(Andrea Bernstein, Transportation Nation) Governors Island lies in New York harbor a short ferry ride from Brooklyn and Manhattan, within spitting distance of the Statue of Liberty. It's one of the jewels in the crown of Mayor Michael Bloomberg's New York, a shared public space accessible only by (free) boat, one you can get around only on foot, bike, or tram. A space filled with public art, free hammocks, and award-winning street vendor food.
But yesterday, thanks to the Prince of England, that vision of a plebian park paradise collided with, well, royalty.
Governors Island has become host to a once-a-year polo match, which attracts nearly 11,000 specators, most of whom watch for free. There were about 1500 ticket holders to watch Prince Harry -- yes, the Prince Harry, Diana's son, one of the players.
But at the end of the day thousand of Brooklynites waited over an hour in the broiling heat for a three-minute boat ride while Prince Harry, polo players and attendees dressed to the nines, many of them clutching magnums of Veuve Cliquot, made their way onto a private boat. One of them was lamenting Prince Harry's team's loss, because, the man said, he had lineage to Harry.
I was one of the waiting hordes, having gone to Governors Island to spend the day with my family and friends. And for the most part it was lovely. Mini-golf in a sculpture garden, leafy boulevards, child-friendly pathways. There were even points on the 96 degree day when it felt cool, sitting on the southern tip in the shade, watching sailboats bob in front of the Statue of Libertay, as a cool breeze pulled through the harbor.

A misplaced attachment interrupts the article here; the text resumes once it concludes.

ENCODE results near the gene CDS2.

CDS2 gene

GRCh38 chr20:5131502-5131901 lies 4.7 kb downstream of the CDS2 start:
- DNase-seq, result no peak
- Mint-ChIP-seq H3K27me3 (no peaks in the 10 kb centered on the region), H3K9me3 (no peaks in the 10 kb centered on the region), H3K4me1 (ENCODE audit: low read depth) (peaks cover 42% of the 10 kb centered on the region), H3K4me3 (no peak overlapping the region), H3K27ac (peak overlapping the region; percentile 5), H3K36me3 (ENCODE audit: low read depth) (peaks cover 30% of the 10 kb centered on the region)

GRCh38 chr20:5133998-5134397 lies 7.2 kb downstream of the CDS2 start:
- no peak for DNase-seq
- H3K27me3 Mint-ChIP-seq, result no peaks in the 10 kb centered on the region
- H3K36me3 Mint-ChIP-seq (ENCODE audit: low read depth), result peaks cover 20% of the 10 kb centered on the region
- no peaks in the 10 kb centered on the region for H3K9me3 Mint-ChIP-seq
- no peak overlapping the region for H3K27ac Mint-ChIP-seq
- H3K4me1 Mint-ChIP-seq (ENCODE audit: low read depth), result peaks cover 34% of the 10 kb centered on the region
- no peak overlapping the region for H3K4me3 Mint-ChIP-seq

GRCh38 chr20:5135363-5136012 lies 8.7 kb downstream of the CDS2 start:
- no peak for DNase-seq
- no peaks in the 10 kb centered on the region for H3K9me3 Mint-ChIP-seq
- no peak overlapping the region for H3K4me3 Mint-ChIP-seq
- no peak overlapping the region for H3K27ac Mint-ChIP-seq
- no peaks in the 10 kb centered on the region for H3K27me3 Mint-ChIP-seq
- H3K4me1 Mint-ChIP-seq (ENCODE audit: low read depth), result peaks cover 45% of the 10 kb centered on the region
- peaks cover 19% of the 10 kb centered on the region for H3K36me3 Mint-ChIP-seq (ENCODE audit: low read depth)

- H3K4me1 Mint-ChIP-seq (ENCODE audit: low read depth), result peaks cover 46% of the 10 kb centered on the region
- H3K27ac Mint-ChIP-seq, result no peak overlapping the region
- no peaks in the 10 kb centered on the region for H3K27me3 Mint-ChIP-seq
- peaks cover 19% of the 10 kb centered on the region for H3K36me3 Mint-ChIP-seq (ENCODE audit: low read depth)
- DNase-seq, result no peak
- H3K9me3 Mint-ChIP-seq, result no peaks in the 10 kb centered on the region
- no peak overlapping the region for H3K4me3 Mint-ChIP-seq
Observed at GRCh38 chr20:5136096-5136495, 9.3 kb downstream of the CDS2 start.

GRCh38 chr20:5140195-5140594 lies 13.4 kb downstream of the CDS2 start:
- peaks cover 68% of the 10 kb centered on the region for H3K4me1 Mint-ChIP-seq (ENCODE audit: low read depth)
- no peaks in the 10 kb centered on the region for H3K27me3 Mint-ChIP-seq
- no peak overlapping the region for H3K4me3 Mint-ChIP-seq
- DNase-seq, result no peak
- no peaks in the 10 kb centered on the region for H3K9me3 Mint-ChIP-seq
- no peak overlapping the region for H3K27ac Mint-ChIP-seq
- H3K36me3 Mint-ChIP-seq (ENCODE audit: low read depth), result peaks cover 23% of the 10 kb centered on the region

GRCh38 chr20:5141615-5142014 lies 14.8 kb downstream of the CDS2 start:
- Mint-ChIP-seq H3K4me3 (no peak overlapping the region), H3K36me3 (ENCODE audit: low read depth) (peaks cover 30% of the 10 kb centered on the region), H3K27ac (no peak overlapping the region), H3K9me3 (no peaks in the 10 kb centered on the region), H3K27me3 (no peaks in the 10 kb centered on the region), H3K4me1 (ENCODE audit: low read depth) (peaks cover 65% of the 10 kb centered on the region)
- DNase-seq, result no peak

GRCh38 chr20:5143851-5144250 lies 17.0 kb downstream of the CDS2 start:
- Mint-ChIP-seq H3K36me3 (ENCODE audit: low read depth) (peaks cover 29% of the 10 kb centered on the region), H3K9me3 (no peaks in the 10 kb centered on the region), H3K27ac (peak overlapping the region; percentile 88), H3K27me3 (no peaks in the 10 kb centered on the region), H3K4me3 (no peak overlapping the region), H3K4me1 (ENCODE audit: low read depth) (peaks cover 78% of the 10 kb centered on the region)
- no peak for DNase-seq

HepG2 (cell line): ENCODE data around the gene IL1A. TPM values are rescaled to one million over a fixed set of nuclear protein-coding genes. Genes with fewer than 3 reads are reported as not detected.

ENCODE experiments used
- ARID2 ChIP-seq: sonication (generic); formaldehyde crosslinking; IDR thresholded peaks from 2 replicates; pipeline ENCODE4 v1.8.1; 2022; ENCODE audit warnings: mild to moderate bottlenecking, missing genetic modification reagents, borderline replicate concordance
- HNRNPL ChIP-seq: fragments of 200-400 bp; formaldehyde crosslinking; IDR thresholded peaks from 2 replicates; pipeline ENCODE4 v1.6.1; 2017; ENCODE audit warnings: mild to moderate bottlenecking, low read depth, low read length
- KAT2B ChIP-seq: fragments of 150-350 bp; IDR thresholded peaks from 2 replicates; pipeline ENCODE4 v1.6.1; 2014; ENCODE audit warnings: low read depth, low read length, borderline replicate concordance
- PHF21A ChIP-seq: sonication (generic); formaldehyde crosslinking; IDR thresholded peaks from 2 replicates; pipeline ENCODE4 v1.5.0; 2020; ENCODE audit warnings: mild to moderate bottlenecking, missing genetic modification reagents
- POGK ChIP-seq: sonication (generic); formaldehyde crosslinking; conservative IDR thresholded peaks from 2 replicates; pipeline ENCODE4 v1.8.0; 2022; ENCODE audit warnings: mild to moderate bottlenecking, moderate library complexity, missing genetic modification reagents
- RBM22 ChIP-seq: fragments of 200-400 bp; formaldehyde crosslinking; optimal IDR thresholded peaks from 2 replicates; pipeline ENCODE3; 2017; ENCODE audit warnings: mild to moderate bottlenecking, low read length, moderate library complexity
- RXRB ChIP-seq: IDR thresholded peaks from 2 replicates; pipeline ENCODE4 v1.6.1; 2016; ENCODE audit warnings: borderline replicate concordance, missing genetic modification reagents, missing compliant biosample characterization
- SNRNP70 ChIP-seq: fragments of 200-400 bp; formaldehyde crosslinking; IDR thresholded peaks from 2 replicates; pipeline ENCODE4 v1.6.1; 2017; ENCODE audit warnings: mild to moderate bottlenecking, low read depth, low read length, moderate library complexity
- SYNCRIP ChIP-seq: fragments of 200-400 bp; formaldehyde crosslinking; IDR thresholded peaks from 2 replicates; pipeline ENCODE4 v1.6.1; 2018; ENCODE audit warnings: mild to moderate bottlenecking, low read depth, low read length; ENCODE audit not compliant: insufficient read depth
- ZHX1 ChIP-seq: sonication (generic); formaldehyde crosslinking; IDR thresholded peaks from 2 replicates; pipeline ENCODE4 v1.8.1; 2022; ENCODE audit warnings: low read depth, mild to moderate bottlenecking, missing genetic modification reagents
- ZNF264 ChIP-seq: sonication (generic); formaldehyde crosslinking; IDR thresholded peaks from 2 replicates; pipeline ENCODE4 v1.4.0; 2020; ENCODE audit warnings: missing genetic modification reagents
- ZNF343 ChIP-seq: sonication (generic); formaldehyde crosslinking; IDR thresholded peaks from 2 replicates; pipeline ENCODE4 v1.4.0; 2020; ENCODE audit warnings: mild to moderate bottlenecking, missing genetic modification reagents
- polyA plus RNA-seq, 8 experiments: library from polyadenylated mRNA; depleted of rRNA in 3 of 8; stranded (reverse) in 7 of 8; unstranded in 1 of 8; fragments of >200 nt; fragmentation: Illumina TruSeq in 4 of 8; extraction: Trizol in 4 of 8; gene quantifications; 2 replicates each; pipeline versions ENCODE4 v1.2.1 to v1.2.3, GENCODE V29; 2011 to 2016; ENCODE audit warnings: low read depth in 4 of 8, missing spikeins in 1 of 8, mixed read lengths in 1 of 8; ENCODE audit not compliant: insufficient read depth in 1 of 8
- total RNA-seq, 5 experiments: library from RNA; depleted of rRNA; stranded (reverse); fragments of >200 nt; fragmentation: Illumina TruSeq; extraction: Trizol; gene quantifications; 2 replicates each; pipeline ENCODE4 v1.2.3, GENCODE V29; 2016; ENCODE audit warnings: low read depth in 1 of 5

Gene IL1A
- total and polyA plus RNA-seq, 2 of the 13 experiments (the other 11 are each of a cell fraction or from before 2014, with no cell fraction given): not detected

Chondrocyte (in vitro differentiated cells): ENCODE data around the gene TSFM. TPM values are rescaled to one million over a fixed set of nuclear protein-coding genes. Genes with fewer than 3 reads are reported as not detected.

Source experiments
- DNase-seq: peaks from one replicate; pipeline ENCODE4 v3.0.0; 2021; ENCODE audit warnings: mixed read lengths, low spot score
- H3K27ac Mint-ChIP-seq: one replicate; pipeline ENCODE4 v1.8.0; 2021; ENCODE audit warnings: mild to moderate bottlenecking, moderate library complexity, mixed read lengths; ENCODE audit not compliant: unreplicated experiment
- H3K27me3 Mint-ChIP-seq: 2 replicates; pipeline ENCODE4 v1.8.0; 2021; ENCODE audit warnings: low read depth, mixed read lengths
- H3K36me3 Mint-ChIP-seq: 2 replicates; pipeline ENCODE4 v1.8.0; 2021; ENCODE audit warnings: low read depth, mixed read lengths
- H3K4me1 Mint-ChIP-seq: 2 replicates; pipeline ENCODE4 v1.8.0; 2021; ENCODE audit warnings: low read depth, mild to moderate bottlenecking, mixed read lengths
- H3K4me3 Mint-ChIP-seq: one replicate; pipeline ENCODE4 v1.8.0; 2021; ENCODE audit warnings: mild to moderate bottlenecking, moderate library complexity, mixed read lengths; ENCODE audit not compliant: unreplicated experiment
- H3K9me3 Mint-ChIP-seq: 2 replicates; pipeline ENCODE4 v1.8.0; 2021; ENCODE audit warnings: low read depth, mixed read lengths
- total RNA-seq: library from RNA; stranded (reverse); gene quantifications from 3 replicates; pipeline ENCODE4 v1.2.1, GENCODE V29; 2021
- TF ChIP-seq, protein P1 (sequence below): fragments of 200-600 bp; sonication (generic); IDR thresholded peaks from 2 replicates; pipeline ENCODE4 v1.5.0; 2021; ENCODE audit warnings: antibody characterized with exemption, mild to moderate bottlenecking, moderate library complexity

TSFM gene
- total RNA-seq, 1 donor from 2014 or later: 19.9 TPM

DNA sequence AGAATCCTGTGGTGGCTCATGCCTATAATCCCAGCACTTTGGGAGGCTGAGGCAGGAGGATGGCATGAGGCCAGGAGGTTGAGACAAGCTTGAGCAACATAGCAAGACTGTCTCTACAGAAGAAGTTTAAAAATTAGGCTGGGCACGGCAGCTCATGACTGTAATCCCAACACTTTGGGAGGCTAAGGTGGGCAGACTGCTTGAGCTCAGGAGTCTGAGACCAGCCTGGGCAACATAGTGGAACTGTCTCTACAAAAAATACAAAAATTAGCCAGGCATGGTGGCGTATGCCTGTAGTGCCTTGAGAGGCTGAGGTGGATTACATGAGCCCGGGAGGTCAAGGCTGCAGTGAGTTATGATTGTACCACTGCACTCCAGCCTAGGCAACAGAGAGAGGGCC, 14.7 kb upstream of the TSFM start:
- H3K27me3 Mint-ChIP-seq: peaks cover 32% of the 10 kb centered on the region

But then there was the line.
Shortly before 5 pm, eight of us , including four children, arrived on line to go back to Brooklyn. Right about that time, it seemed, all boat traffic was frozen, so Prince Harry and his entourage could travel safely back to Manhattan. This is standard operating procedure with the U.S. Secret Service, so no surprises there.
But loud grumbling started when large numbers of ticket-carrying polo match attendees walked right onto a private boat to Manhattan, while Brooklynites slowly inched forward in the broiling heat. At one point, Governor's Island workers handed out free bottled "Earth" water, which is usually sold to benefit for the U.N. High Commission on Refugees. A little after six, finally, we boarded a boat to Brooklyn.
I spoke by phone today Leslie Koch, President of the Governor's Island Preservation and Education Corporation (GIPEC), who explained that the private boat was paid for by the organizers of the polo match, and used a boat slip that was usually not used. She said on most days, there's only one Brooklyn ferry, and that yesterday, there were three. And that soon after we got off the Island, they put in a larger boat, for Brooklyn, precisely because they don't want people to leave Governors Island with any bad memories.
She said changes will be made, that from now on, GIPAC will post information about end times for large events, like this weekend's Roseanne Cash concert, so anyone wanting the beat the rush can do so. And she promised more communication with waiting crowds, because, she said "people act differently when they have information."
For all of Governors Islands recent history as a park, Koch has encouraged visitors. The more there are, the stronger the constituency there is for this kind of public space. But there may be days when her tireless lobbying is too successful for the transportation network to handle.
Oh, by the way, Prince Harry fell off his horse.